Kids; one of my key demographics

Posted: January 5, 2011 in Uncategorized

Kids generally love me. Maybe it’s that I grew up in my mom’s daycare so I don’t treat them like little aliens or brain-damaged tiny adults. I tend to treat kids like people. Regular, adult, people. I mean, I don’t share dick jokes with them, but I don’t share those with old nuns on the bus, either.

Well, that one time, but she told a filthy joke first so it was okay.

I’ve done the kid thing. I have two wonderful adults now, soon to be 20 and 21. And I’m in NO rush to be a grandfather. But in small doses, when they’re off the leash just being kids, they can be great. My former neighbor has two little girls, aged around 3 and 6 now, I think. I used to get groceries with them and their mom on Saturdays when I lived there. It was fun child-wrangling. It’s been said by those who see how kids and I get along that they are one of my key demographics.

I don’t write for them…although the Cody the Timid Pirate book that Jeremy did several years ago would likely go over great with that group. If it were ever published, that is. Maybe some day I should knock out another kids book, just for fun. Maybe it would be about a giant. I am a giant, after all.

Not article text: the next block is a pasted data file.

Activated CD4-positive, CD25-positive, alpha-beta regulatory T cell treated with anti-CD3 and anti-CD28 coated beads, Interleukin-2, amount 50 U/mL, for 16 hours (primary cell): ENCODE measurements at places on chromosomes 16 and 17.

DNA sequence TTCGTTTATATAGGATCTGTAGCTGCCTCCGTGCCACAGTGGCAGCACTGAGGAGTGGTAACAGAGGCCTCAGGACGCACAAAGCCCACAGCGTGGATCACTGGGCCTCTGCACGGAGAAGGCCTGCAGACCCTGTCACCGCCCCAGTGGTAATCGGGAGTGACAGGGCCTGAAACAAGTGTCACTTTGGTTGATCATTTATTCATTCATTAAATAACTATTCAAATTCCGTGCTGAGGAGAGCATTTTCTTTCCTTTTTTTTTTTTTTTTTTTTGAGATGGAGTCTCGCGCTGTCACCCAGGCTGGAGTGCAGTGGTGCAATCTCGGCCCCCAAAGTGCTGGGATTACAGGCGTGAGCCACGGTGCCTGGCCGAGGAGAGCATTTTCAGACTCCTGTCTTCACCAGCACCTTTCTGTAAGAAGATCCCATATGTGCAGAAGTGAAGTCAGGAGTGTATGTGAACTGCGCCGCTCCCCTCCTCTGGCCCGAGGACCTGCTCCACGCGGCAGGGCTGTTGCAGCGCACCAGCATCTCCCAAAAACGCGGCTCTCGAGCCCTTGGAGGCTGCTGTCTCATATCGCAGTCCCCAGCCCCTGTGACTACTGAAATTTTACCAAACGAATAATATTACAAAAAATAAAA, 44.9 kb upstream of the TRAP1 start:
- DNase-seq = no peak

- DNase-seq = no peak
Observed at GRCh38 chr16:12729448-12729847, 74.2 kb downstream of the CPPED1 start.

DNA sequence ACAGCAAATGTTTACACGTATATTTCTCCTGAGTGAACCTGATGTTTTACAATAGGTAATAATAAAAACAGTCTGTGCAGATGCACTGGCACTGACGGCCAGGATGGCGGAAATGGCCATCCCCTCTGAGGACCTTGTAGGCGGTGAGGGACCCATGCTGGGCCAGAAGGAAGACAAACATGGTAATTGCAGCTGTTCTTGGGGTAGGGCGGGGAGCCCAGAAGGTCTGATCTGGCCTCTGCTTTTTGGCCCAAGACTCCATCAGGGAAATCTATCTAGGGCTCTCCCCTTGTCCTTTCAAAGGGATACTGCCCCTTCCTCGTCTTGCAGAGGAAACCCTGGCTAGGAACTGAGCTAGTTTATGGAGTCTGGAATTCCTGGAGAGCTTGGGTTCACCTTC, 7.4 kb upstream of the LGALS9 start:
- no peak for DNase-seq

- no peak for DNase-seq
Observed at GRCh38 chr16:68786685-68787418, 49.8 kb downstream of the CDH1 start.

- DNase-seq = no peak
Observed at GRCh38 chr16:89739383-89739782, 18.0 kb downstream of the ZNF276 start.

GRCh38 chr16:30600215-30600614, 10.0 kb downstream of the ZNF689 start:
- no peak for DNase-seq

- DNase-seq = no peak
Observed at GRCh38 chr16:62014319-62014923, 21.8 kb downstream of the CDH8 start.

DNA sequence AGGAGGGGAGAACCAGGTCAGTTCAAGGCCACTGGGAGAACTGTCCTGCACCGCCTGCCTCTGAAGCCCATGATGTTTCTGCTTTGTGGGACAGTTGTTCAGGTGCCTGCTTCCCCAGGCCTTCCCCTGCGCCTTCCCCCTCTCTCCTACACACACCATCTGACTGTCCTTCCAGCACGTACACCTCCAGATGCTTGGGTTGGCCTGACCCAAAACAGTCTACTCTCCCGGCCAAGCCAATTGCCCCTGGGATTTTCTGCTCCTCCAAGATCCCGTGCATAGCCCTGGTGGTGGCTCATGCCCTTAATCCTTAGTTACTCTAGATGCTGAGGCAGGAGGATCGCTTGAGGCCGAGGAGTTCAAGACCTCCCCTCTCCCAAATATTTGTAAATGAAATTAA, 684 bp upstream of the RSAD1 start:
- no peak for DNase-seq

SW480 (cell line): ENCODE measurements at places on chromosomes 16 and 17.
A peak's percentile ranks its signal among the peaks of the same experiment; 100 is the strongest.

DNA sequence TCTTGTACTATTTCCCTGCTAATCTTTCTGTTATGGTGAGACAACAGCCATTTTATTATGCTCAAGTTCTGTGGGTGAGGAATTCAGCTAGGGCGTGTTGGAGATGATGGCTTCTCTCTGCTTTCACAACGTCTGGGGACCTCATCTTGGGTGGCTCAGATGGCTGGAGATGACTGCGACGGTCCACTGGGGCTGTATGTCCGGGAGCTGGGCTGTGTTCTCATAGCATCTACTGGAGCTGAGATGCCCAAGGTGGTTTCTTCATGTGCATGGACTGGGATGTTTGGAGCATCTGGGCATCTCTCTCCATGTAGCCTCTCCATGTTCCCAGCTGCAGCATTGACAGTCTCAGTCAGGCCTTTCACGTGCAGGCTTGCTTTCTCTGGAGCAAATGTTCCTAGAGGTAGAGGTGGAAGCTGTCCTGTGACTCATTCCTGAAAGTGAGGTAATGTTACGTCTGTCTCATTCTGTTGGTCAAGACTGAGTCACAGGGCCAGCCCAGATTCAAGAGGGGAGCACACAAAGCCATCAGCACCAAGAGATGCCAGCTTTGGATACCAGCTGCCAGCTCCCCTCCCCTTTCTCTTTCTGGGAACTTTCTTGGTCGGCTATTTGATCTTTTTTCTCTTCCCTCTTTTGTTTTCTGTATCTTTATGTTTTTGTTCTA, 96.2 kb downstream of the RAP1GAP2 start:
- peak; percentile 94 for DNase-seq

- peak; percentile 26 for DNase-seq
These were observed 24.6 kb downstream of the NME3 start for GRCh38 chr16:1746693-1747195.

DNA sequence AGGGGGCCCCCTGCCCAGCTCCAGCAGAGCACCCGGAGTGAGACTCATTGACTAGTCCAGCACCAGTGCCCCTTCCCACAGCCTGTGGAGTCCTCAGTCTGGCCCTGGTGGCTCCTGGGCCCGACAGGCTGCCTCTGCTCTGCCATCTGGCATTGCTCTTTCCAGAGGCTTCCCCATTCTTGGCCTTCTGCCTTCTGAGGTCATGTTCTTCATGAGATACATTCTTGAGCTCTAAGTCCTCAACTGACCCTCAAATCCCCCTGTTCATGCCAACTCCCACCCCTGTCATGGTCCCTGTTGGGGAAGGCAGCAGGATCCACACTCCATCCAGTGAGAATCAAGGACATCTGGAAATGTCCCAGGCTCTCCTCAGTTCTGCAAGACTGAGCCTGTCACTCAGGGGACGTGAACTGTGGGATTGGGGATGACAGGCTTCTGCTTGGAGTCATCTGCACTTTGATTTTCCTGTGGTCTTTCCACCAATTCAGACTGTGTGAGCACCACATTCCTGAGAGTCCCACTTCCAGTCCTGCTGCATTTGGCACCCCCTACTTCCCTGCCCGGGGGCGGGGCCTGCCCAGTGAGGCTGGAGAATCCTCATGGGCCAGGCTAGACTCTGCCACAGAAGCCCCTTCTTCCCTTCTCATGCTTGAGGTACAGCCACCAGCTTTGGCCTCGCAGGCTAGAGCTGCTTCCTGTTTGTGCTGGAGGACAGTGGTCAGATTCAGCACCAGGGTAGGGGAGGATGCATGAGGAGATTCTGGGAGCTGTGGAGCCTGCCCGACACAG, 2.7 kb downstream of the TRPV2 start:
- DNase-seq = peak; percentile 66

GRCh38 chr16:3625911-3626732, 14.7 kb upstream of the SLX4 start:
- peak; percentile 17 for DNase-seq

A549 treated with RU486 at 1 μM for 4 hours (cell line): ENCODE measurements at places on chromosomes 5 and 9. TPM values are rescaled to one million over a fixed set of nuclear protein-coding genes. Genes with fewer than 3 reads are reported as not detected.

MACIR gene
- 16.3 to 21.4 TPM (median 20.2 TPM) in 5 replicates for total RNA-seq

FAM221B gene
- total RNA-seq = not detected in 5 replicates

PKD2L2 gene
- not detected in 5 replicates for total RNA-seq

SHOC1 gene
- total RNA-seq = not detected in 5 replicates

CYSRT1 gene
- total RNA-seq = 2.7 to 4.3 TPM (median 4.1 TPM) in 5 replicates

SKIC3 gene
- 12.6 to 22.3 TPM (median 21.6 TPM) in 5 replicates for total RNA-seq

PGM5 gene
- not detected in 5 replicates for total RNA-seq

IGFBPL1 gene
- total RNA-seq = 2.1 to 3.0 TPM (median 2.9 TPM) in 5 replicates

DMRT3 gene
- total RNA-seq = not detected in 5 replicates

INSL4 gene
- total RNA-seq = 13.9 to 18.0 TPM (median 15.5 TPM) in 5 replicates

You don’t see it?

The kid behind me in line at the ATM this evening did. He asked his mom if I was a giant. His mom did the thing all moms do, that hushed but not so hushed that I can’t hear her giving the kids the talking too. The discussion of “It’s not nice to say things about people.”

Now, let’s be clear here. The kid said, “Giant.” Not lardo, not tubby, not fat, not a whale. I’m big but I’m not any of those things. And honestly, I don’t know what I would have said to him if those had been his words, except “Watch that Captain Crunch, kid. It will sneak up on you in another decade.” No, none of those things. Giant.

So as his mom was correcting him, I turned around and looked him square in the eye with a smile. “You’re right. I am actually a giant. I’m the world’s shortest giant.”

We exchanged names. To him, I’m Nate the Giant. To me, he’s “Pook.” His mom says it’s not his real name, but it’s real to him. I finished my banking and said good night to my new fan, Pook. And he waved Nate the Giant out into dark of a Seattle night, now full of magical possibilities.

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Comments
  1. M. Dominic says:

    as a person who works with kids on a daily basis, it’s stories like this that make me smile 😀

  2. Dean Bowman says:

    I love this post, Nate. It reminded me of how people tend to shed their imagination quickly in the rush to “grow up” and their dreams tend to evaporate along with it. Kids can teach us so much if we listen. Great post.

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